Gov. Ned Lamont and Sens. Saud Anwar and Jorge Cabrera at Arrow Pharmacy (Mike Savino / CTNewsJunkie photo)

Starting next month, residents in Connecticut will be able to utilize a new program that will help some spend significantly less on prescription drugs. 

Residents will be able to use a discount card, called ArrayRX, that could save them up to 80% on generic prescription drugs and 20% on branded drugs, state Comptroller Sean Scanlon said Thursday. 

The discount cards will become active on Oct. 2, although residents can sign up ahead of time

“Everyday we see people come in that might not be able to afford medications, so this is another option that we can give people,” said Ed Anulewicz, a pharmacist at the Arrow Pharmacy in Hartford where Scanlon and other state officials announced the program during a press conference. 

Connecticut is joining Washington, Oregon and Nevada, three states that have contracted with pharmacy benefits manager Navitus to negotiate the discounts. Scanlon’s savings projections are based on the results from those states. 

Residents will be able to use the ArrayRX card at any pharmacy that has an agreement with Navitus. Scanlon said 98% of the state’s 679 pharmacies will take the card. 

The program currently does not offer physical cards. Instead, residents can either use an app or provide their name to a pharmacist, who can search for them in a database. 

Vera White, a senior and advocate with AARP, said the discount program will help her because her insurance coverage got worse after she retired. One medication previously cost $495 for a 30-day supply but now costs $1,680 for a 60-day supply, including $400 out-of-pocket for White. 

“It’s ridiculous and this bill can help so many people in my situation, where retirees who used to be able to afford it can now afford it,” White said.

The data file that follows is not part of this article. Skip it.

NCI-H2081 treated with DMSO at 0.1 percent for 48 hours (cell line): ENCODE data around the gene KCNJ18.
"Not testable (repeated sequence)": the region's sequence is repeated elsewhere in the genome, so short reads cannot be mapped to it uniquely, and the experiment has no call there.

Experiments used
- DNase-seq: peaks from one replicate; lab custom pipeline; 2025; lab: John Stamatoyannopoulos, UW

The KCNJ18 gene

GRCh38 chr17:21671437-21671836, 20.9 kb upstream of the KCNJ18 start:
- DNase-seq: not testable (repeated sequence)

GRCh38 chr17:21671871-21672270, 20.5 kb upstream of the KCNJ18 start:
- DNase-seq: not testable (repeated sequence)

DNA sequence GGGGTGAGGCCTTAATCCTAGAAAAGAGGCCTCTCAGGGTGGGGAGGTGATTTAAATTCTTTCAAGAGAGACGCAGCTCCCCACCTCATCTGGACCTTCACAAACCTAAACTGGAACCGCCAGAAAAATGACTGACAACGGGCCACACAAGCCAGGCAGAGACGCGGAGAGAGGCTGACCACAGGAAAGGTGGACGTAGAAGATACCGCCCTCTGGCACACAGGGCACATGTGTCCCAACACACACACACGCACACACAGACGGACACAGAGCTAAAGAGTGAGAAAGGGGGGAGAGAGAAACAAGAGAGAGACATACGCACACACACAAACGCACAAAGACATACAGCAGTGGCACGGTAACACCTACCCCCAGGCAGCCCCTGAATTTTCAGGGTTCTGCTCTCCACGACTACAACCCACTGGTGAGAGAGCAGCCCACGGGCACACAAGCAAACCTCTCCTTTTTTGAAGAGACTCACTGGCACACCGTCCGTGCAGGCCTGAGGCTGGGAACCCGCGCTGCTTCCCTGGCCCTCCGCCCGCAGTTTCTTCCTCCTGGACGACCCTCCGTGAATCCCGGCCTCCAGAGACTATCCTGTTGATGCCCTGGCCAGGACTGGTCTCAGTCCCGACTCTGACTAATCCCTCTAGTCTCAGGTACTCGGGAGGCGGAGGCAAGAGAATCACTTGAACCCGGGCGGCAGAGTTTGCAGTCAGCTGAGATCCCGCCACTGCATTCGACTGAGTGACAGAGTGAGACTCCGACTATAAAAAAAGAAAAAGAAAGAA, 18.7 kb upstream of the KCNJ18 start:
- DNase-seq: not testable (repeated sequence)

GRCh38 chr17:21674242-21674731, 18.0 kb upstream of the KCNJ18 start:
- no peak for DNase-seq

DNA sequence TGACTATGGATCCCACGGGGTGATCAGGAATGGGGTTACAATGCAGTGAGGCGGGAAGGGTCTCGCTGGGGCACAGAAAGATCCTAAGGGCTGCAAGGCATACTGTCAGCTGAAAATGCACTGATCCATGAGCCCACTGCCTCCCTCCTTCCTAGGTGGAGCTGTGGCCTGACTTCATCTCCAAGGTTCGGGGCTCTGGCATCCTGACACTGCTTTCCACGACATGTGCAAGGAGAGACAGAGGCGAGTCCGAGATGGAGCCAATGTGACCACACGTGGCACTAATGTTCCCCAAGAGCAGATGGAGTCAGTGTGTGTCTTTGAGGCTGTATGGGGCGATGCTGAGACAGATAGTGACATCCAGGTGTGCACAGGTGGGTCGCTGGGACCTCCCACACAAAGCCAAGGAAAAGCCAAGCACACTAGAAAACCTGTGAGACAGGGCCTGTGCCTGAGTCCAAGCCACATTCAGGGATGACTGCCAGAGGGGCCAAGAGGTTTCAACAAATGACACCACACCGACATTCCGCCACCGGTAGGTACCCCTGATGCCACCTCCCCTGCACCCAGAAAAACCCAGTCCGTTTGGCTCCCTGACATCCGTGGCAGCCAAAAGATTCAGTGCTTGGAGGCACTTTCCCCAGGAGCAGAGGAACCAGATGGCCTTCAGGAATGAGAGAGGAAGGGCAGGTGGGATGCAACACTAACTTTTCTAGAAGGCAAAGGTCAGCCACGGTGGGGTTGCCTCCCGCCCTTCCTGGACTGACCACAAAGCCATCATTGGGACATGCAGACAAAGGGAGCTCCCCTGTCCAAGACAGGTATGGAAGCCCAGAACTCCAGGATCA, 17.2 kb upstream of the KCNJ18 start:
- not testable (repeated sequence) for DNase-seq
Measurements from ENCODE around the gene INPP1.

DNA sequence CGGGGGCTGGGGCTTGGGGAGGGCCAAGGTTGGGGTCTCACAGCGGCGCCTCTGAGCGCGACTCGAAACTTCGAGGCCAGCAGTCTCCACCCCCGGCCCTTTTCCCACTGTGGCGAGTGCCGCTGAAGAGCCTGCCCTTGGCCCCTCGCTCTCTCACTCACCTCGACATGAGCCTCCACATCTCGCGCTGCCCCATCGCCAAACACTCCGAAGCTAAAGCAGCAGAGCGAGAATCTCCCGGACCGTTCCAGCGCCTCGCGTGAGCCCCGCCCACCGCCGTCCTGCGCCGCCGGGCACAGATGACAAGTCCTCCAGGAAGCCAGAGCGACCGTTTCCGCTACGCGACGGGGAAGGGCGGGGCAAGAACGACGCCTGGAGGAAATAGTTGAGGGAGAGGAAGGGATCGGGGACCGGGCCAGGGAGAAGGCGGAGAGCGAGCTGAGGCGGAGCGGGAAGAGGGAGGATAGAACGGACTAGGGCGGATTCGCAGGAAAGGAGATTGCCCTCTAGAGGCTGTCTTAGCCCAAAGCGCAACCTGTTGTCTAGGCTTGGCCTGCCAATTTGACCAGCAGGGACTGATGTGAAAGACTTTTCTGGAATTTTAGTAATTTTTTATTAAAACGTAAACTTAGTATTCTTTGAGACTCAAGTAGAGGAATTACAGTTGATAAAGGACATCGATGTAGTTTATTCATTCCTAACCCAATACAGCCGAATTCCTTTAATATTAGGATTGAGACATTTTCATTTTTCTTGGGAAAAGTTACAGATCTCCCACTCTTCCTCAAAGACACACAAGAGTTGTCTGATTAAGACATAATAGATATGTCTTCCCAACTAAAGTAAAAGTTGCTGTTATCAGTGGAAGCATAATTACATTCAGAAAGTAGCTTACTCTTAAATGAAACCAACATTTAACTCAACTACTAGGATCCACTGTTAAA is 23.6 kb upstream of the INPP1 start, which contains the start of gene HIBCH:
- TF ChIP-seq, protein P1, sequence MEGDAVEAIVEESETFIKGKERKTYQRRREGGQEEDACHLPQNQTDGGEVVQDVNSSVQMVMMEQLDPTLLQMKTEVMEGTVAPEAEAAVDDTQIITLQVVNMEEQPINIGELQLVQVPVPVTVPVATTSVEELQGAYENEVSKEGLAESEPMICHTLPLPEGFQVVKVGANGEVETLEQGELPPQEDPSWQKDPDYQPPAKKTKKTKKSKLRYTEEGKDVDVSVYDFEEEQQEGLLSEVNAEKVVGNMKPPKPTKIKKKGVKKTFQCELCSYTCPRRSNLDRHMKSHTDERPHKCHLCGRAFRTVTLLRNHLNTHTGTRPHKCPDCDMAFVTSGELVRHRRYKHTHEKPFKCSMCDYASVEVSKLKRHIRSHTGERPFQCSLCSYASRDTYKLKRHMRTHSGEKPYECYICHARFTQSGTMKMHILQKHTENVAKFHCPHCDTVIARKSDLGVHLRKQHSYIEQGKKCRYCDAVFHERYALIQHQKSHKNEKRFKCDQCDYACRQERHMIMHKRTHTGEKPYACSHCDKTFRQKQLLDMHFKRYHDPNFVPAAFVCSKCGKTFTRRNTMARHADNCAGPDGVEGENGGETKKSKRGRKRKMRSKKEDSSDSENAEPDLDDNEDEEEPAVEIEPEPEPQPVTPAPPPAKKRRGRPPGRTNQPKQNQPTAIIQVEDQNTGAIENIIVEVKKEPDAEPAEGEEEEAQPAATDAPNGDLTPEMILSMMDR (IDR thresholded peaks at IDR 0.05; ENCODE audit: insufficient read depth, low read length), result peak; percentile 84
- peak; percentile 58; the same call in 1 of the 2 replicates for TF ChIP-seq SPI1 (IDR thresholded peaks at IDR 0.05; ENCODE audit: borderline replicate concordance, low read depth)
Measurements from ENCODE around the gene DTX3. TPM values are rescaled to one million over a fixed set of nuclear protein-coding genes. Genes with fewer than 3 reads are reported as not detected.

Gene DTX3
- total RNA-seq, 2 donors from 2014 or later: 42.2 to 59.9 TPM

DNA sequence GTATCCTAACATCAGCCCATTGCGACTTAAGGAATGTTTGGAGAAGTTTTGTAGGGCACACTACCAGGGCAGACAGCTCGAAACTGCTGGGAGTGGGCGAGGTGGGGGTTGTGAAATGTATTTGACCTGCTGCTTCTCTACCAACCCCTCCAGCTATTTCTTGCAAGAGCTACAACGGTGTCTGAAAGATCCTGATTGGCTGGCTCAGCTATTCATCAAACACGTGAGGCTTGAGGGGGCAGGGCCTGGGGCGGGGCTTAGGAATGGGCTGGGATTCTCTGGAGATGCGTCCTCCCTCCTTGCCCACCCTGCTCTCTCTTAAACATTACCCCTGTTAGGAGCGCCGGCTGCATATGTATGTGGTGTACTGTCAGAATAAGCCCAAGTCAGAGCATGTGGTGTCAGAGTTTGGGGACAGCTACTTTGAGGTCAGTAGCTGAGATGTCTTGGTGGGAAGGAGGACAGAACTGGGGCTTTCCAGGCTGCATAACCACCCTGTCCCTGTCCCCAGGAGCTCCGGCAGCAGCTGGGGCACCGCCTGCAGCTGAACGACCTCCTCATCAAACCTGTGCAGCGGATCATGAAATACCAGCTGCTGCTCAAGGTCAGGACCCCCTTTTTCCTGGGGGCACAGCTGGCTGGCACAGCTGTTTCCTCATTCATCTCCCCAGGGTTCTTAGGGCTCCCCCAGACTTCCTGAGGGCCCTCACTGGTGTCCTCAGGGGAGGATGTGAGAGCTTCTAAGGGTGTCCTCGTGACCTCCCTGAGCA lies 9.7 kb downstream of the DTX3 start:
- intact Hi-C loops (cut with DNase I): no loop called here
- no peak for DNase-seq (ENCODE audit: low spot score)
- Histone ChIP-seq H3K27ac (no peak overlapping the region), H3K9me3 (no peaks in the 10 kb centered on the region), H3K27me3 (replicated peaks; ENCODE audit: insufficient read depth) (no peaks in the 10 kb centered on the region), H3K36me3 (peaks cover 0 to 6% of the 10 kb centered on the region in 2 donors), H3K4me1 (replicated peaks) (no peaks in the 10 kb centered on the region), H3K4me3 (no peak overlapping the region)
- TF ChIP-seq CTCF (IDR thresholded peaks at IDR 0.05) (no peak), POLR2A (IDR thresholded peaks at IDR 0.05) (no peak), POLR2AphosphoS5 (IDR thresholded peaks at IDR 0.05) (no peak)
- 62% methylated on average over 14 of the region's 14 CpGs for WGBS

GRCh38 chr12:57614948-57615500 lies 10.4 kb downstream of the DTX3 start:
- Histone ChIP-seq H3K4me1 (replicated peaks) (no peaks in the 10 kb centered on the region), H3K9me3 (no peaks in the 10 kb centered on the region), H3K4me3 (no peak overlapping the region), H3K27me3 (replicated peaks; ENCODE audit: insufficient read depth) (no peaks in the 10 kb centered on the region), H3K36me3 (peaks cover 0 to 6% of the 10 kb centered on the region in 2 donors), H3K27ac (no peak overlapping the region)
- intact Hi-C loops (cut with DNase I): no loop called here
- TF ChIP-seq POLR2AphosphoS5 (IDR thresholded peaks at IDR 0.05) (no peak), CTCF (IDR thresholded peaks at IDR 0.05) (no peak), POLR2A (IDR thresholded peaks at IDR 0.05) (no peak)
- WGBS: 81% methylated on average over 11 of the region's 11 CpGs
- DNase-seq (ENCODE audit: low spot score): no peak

Everyone is eligible for the discount card, but Scanlon said some residents will find it more beneficial than others. 

He said seniors on Medicare, people with high-deductible plans and the uninsured will likely be able to save on some or all of their medications.

People with low deductibles and copays, on the other hand, may find the available discounts aren’t better than what they would pay through with their insurance. 

Scanlon said the discount card is part of a broader effort to try and reign in soaring healthcare costs. 

“We’ve got to do more to control the cost of healthcare,” he said. 

Lawmakers who supported the program agreed that more has to be done. 

“The cost of medicines is out of control,” said Sen. Saud Anwar, D-South Windsor, co-chair of the legislature’s Public Health Committee and a doctor. 

Sen. Tony Hwang, R-Fairfield, a ranking member of the Insurance and Real Estate Committee, said part of the problem is Lamont’s Insurance Department, which last week approved an average premium increase of 9.4% for individual insurance plans sold in Connecticut. 

“I was an enthusiastic supporter of creating this prescription drug discount card program,” Hwang said in a statement. “We do, however, have much more work to do in this area if we ever hope to rein in these unsustainable increases.”  

Lamont, meanwhile, said the federal government ultimately needs to take the lead on bringing healthcare costs under control. 

“We have the best healthcare in the world right here in the state of Connecticut, but it’s unfair, unequal and affordable,” he said. 

Until then, Connecticut will continue to take a piecemeal approach to do what it can. 

Scanlon said one of the major drivers is pharmacy benefit managers. While the consortium of states is partnering with Navitus to negotiate discounts, critics have said PBMs have generally helped drive up the cost. 

PBMs have carved out a role as middlemen who negotiate drug prices on behalf of insurers, large employers and others who pay for healthcare. 

PBMs have the ability to decide which drugs an insurance plan covers, and in some instances they’ve used that power to keep the savings and rebates they negotiate instead of passing it to patients. 

“It’s a never ending fight because these bad actors are constantly changing the rules and change the game,” Scanlon said, noting PBMs have even imposed gag orders on pharmacists that prevent them from telling consumers they can purchase another drug for a lower cost. 

The legislature has previously approved a law aimed at creating more transparency, but Scanlon said PBMs have found ways to continue their practices while complying with the law.